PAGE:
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NEWS: Sunday 27 July 2009 Location: Elephant & Castle, London It’s been nearly three months now since International Sunflower Guerrilla Gardening Day and the impact is just beginning to show. The sunflowers in my neighbourhood have recently come into flower and there are plenty more to come, giants amongst the concrete forest, defiant against what has become a wet summer. If you took part in the big guerrilla sunflower event thenHere Come The Sunflowers - Sunflowers outside Perronet House, London, SE1
please do share your progress
Elephant & CastleDenmark Hill
Location: Lewes Road, Brighton, UK Visit: Saturday 25 July 2009 Excuse my mangling of military terms but take note these guerrilla gardeners have made a lively community space, and got legitimisation all with lightening speed. I visited them on a rare sunny afternoon to hear more and was shown around by a very friendly bunch of triumphant gardeners. Guerrilla Blizkrieg In Brighton
The space had been a derelict petrol station for five years until Duncan started guerrilla gardening there this spring. He soon had hundreds helping him take over the space, filling the concrete pipe  bollards with soil and plants, building raised beds, turning baths and toilets into floral tubs (a staple design feature of any informal community garden), and turfing a new lawn. All donations currently go towards paying the neighbours water bill, since they run a hose into butts, but we discussed how to harvest rain water if they use some of the huge space to capture it. The land is privately owned, but with a petition of thousands and a little pressure from a local Green Party councillor, Snow white looks over the garden
 to build - which will not be for at least 9 months. The place reminds me of visiting the one time guerrilla gardens of New York’s Lower East Side.
Do visit their Facebook page and the garden.
The Lewes Road Community GardenGordon prepares some pheasant road kill on the BBQ beneath their new mural.  The tiger harks back to the land’s former use as a petrol station.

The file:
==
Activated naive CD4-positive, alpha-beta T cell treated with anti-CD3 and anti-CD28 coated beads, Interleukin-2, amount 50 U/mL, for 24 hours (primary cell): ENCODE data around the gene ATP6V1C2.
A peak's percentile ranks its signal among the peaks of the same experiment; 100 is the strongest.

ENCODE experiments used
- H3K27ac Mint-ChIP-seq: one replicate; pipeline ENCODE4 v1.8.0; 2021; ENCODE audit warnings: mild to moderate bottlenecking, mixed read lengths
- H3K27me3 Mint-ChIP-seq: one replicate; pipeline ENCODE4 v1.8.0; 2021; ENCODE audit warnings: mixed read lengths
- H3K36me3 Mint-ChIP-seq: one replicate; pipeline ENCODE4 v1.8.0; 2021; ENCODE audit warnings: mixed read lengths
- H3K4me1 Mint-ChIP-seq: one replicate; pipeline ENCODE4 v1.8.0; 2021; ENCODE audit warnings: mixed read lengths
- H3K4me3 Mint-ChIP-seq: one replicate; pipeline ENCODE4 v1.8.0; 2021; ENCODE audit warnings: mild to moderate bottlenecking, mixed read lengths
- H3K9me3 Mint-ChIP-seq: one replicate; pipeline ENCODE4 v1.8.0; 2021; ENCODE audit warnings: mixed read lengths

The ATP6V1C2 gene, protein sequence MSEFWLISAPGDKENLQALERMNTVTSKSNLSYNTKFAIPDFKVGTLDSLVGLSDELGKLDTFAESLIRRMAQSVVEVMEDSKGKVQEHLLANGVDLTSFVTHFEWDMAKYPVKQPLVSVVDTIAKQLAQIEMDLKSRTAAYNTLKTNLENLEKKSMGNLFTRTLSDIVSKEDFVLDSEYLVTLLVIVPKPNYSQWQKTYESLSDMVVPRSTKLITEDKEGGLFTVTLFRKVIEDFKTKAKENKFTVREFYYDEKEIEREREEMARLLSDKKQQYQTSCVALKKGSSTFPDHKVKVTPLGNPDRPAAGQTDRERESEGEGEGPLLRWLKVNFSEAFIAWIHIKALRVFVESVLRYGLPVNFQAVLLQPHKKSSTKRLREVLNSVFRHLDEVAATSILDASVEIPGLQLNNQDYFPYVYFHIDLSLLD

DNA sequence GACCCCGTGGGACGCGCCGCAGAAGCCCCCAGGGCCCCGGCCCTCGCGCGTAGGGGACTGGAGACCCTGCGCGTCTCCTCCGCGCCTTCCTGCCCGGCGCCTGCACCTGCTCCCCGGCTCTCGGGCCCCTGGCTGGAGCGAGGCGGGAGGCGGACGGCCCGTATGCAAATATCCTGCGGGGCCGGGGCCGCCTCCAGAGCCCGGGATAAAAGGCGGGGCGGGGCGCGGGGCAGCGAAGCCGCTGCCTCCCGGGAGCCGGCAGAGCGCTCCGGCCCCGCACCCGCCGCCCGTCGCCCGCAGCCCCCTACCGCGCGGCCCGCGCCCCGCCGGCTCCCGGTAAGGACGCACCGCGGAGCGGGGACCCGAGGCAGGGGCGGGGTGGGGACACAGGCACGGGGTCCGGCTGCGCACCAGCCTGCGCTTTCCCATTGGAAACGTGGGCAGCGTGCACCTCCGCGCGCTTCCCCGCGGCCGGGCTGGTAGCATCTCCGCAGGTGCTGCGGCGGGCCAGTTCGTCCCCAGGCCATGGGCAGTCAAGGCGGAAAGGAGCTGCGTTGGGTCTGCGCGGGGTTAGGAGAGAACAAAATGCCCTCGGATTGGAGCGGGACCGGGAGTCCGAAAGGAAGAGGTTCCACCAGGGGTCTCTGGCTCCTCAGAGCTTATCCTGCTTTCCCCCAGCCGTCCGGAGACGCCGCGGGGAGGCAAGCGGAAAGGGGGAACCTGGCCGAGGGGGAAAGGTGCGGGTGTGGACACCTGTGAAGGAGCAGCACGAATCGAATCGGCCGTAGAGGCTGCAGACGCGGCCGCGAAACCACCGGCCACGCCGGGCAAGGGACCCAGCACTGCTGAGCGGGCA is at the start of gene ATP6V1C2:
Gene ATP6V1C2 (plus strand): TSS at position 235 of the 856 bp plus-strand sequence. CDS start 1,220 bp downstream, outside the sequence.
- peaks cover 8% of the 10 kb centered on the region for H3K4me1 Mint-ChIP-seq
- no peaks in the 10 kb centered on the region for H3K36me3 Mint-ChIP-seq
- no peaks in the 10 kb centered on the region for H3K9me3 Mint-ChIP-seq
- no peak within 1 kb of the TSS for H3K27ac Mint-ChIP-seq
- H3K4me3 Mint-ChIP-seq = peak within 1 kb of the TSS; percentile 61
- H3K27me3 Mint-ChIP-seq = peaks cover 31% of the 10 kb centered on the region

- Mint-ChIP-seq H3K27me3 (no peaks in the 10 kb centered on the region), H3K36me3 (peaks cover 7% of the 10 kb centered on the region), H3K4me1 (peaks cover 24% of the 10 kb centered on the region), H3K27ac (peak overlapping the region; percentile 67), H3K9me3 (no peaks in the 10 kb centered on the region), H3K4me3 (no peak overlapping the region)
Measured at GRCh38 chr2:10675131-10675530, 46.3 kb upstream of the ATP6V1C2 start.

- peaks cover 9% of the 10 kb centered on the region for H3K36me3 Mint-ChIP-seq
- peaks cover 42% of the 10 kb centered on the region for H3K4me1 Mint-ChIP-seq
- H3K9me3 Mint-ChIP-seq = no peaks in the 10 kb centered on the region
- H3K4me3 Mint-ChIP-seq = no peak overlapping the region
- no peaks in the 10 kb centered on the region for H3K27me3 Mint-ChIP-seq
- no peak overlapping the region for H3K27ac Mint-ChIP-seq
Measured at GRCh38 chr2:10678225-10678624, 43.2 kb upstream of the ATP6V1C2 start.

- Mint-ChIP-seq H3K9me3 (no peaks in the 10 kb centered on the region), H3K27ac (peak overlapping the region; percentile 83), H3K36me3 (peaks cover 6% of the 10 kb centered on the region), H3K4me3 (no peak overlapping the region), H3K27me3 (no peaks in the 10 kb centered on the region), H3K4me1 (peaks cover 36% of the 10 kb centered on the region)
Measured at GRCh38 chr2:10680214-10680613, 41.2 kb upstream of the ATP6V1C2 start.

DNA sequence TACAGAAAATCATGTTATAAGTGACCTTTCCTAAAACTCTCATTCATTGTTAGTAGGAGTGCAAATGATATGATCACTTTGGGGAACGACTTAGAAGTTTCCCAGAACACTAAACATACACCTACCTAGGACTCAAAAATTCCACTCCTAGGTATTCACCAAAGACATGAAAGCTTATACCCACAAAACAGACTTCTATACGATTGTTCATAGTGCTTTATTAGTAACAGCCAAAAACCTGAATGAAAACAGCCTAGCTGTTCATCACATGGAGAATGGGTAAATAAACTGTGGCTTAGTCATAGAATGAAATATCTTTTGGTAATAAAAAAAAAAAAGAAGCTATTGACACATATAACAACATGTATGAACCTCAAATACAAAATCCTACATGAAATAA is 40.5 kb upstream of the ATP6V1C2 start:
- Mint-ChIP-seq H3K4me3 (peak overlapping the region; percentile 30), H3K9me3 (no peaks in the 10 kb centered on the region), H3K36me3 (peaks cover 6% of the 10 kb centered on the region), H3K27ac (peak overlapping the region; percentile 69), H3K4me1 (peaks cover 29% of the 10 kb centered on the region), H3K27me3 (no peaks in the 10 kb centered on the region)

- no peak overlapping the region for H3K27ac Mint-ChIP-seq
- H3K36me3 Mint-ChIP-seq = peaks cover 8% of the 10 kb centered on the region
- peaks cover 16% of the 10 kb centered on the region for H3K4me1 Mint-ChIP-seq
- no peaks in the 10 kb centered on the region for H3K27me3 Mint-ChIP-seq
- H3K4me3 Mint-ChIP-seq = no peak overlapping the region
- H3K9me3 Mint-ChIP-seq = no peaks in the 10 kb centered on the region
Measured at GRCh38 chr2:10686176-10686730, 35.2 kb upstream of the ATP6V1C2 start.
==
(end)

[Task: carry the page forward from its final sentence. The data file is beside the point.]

Location: All arond Zurich, Switzerland Guerrilla Gardening: Monday 20 July 09 I did a spot of guerrilla gardening in Zurich with Alice 122 a few years ago, but our bulbs were insignificant compared with the 25-year career of Maurice Maggi, also known as the “flower graffiti” person or “Hollyhock Man”. Zurich has many generously proportioned tree pits and he has scattered hollyhock seeds in them for years, so much so that at this time of the year you’d be hard pressed to miss the hollyhocks anywhere in the city. He has made Zurich an even more wonderful place and he joined me at Spheres bookZurich: Home of the Hollyhock
shop were I gave a talk to a crowd of 150 or so about guerrilla gardening before Maurice led us on a walking tour of his tree pits. Someone from the city authorities came along too, keen to make the point that he now encouraged such activity and wanted Zurich to be seen alongside the other forward-thinking cities that I describe in the last chapter of my book. You can see a love of nature is built into the Zurich’s form - even tram stops have holes cut in the roof to accommodate trees and contractors leave self sown and guerrilla sown flowering plants if they spot them making an effort on the grassy verges. This was a great Maurice Maggi amongst more hollyhocks
end of the tour. To see more photos click here.